Liz Truss today hit out at the ‘defeatist narrative that British agriculture can’t compete’ on the world stage as she defended the Government’s new trade deal with Australia.
British farmers fear a wave of cheap Australian lamb and beef imports produced to lower standards could put them out of business.
But Ms Truss said farmers will have time to adapt due to a 15 year transition period which means ‘Australian farmers will only have the same access to the UK market as EU farmers do in 2036’.
Labour’s shadow international trade secretary, Emily Thornberry, accused Ms Truss of breaking promises to protect UK farmers as she warned the favourable terms granted to Australian agriculture will also be demanded by other countries.
Liz Truss today hit out at the ‘defeatist narrative that British agriculture can’t compete’ on the world stage as she defended the Government’s new trade deal with Australia
Boris Johnson and Australian PM Scott Morrison announced the trade deal had been agreed earlier this week. They posed with a variety of British and Australian goods, including a personalised ‘Boris’ Vegemite jar at Downing Street on Tuesday
UK farmers fear being undercut by cheap beef and lamb imports from Australia. The new trading rules relating to farming will be phased in over a 15 year period
Cheaper Aussie wine and British-made cars: What the new trade deal will mean for consumers in each country
The trade deal agreed between the UK and Australia will eliminate tariffs on imports and exports.
That means that goods made in each country and then exported to the other for sale should soon be cheaper than they are currently.
The scrapping of tariffs is expected to represent a significant boost for the massive Australian agriculture sector, paving the way for cheaper lamb and beef on supermarket shelves in the UK.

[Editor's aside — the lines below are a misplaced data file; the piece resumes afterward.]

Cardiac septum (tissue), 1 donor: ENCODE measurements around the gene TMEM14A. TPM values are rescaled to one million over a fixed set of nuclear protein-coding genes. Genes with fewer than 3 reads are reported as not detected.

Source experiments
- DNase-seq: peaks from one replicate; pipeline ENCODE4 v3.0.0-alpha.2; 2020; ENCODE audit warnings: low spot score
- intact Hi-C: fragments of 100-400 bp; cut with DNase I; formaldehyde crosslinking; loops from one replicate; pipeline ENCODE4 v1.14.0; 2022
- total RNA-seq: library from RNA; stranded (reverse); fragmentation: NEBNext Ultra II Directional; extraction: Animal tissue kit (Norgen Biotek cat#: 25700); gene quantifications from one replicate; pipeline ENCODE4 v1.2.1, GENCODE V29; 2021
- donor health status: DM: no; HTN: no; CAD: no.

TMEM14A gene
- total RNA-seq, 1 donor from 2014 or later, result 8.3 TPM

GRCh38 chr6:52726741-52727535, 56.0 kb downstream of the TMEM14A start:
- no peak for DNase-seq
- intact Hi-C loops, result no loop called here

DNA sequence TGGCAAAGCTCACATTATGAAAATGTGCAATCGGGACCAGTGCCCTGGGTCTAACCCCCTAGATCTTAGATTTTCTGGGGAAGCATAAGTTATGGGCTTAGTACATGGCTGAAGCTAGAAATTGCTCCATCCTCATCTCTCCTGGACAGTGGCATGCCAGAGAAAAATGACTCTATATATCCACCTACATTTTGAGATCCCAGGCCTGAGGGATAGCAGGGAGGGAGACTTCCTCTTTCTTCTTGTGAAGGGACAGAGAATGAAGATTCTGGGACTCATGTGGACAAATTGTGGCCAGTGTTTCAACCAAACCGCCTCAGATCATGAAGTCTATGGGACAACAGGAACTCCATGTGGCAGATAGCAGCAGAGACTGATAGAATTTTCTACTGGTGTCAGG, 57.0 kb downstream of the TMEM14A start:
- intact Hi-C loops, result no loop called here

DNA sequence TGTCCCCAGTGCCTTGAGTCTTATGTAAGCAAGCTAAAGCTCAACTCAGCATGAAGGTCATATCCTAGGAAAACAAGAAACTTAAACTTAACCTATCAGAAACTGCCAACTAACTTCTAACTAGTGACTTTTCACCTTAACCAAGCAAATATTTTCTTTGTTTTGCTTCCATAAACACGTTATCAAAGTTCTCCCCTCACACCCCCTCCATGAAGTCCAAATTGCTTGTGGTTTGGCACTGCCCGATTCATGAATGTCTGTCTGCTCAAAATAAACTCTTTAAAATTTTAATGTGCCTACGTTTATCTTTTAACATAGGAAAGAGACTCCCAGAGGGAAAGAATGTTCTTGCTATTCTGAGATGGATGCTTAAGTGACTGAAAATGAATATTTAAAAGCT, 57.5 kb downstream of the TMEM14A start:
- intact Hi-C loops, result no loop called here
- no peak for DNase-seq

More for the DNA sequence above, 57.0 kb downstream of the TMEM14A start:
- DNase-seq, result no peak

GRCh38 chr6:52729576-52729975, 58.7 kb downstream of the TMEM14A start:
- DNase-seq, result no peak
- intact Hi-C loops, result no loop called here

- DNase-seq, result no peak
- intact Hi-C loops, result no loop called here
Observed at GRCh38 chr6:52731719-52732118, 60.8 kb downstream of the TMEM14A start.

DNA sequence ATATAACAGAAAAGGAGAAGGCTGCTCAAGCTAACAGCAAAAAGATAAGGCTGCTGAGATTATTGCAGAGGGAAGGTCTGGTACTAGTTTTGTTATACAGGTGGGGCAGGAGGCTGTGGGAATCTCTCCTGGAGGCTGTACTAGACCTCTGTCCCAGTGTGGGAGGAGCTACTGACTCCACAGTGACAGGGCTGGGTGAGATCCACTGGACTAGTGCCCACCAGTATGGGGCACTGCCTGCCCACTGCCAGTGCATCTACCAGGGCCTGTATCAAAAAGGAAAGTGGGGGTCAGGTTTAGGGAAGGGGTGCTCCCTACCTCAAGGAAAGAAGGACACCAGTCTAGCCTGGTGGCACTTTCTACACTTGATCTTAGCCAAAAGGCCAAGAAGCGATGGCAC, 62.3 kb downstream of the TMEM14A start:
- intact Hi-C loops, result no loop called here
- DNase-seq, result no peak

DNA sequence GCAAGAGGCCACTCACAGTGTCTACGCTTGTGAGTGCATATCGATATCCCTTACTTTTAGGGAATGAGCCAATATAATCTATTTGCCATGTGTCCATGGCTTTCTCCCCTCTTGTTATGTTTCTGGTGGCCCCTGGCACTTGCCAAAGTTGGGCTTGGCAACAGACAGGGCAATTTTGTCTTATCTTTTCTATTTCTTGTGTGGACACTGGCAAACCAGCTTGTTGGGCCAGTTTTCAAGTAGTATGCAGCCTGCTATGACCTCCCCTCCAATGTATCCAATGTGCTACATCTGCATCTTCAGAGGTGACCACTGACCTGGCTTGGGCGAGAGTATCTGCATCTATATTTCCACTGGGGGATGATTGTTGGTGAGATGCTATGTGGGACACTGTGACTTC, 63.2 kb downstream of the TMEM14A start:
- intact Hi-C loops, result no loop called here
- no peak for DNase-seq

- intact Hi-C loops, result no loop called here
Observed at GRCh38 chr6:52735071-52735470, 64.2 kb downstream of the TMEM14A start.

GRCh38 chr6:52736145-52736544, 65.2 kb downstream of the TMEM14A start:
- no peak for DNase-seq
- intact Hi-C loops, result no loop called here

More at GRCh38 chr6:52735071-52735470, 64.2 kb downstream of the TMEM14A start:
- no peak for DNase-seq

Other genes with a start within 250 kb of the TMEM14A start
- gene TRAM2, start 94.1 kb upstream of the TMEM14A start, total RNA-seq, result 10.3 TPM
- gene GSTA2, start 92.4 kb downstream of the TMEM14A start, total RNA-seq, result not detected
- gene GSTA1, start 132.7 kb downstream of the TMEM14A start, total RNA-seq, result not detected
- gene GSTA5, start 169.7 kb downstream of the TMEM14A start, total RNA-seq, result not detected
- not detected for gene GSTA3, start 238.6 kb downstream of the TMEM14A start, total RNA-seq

But UK farmers fear they will be unable to compete with the cheap imports and have also expressed concerns that Australian goods are produced to lower animal welfare standards than in Britain.
The free trade deal should also mean cheaper Australian wine from brands like Jacob’s Creek and Hardys.
Australian clothing and confectionary exports to the UK should also be cheaper, with the UK Government predicting British households will save £34 million a year in total.
The deal should result in the slashing of prices in Australia on popular British products like cars, Scotch whisky, biscuits and ceramics.
For example, Scotland exported £126million of beverages to Australia in 2020 and the deal will help distillers to remove tariffs of up to five per cent on Scotch whisky.
Mining machinery and manufacturing goods made in Northern Ireland and sold in Australia – 90 per cent of all exports from the province to the country are made up of those items – should be made cheaper.
Car manufacturers in the Midlands and north of England will also benefit from a tariff cut of up to five per cent which should boost demand for their exports.